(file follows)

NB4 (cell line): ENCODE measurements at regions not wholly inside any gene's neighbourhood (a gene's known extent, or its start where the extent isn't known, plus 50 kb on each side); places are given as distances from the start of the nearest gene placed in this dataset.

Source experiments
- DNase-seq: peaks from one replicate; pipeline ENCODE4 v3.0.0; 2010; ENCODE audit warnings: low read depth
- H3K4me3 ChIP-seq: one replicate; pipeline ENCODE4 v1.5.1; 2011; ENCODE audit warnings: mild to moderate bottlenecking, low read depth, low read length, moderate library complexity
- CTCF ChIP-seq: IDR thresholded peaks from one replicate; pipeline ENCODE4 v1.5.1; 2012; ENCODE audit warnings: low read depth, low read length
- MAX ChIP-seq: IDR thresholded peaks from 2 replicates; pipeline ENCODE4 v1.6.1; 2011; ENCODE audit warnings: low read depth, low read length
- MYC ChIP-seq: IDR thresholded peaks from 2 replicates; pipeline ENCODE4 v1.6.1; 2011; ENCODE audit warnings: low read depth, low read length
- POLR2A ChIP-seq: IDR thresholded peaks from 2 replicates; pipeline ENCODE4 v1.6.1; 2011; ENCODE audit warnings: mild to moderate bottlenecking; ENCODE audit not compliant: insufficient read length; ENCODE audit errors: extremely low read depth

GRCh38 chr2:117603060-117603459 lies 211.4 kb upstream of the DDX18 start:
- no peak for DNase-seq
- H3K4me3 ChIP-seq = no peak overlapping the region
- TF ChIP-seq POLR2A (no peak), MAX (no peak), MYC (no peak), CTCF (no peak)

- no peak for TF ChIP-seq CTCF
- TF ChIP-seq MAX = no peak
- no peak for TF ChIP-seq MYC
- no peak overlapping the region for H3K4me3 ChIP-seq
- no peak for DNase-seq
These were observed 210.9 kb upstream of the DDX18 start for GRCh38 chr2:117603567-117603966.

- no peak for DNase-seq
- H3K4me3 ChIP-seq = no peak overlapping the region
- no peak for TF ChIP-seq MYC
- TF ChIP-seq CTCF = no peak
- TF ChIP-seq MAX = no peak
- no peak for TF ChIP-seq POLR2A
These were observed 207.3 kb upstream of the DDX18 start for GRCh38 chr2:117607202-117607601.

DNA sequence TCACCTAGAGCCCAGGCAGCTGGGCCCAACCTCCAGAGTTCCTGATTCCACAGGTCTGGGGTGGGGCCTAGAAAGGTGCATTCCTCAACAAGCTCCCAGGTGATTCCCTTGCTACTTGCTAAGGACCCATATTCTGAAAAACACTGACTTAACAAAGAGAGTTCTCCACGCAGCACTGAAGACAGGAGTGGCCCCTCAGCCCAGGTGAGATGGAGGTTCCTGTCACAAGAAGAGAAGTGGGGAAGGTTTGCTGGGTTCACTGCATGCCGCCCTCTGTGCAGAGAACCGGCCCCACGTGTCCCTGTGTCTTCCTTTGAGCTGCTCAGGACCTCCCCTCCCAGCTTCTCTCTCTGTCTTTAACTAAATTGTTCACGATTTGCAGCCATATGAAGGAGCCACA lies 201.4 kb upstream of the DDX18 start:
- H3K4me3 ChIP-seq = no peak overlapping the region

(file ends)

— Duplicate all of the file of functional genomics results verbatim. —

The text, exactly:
NB4 (cell line): ENCODE measurements at regions not wholly inside any gene's neighbourhood (a gene's known extent, or its start where the extent isn't known, plus 50 kb on each side); places are given as distances from the start of the nearest gene placed in this dataset.

Source experiments
- DNase-seq: peaks from one replicate; pipeline ENCODE4 v3.0.0; 2010; ENCODE audit warnings: low read depth
- H3K4me3 ChIP-seq: one replicate; pipeline ENCODE4 v1.5.1; 2011; ENCODE audit warnings: mild to moderate bottlenecking, low read depth, low read length, moderate library complexity
- CTCF ChIP-seq: IDR thresholded peaks from one replicate; pipeline ENCODE4 v1.5.1; 2012; ENCODE audit warnings: low read depth, low read length
- MAX ChIP-seq: IDR thresholded peaks from 2 replicates; pipeline ENCODE4 v1.6.1; 2011; ENCODE audit warnings: low read depth, low read length
- MYC ChIP-seq: IDR thresholded peaks from 2 replicates; pipeline ENCODE4 v1.6.1; 2011; ENCODE audit warnings: low read depth, low read length
- POLR2A ChIP-seq: IDR thresholded peaks from 2 replicates; pipeline ENCODE4 v1.6.1; 2011; ENCODE audit warnings: mild to moderate bottlenecking; ENCODE audit not compliant: insufficient read length; ENCODE audit errors: extremely low read depth

GRCh38 chr2:117603060-117603459 lies 211.4 kb upstream of the DDX18 start:
- no peak for DNase-seq
- H3K4me3 ChIP-seq = no peak overlapping the region
- TF ChIP-seq POLR2A (no peak), MAX (no peak), MYC (no peak), CTCF (no peak)

- no peak for TF ChIP-seq CTCF
- TF ChIP-seq MAX = no peak
- no peak for TF ChIP-seq MYC
- no peak overlapping the region for H3K4me3 ChIP-seq
- no peak for DNase-seq
These were observed 210.9 kb upstream of the DDX18 start for GRCh38 chr2:117603567-117603966.

- no peak for DNase-seq
- H3K4me3 ChIP-seq = no peak overlapping the region
- no peak for TF ChIP-seq MYC
- TF ChIP-seq CTCF = no peak
- TF ChIP-seq MAX = no peak
- no peak for TF ChIP-seq POLR2A
These were observed 207.3 kb upstream of the DDX18 start for GRCh38 chr2:117607202-117607601.

DNA sequence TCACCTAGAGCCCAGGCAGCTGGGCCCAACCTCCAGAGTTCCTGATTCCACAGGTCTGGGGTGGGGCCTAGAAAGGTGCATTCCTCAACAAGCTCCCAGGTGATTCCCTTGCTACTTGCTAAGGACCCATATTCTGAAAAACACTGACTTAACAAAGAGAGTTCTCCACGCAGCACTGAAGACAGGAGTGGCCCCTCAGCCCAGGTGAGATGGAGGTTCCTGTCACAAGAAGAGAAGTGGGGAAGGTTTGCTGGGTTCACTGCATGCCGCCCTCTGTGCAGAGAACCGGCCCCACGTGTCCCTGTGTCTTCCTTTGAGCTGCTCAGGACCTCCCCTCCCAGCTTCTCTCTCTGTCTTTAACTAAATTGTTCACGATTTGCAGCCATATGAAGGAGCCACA lies 201.4 kb upstream of the DDX18 start:
- H3K4me3 ChIP-seq = no peak overlapping the region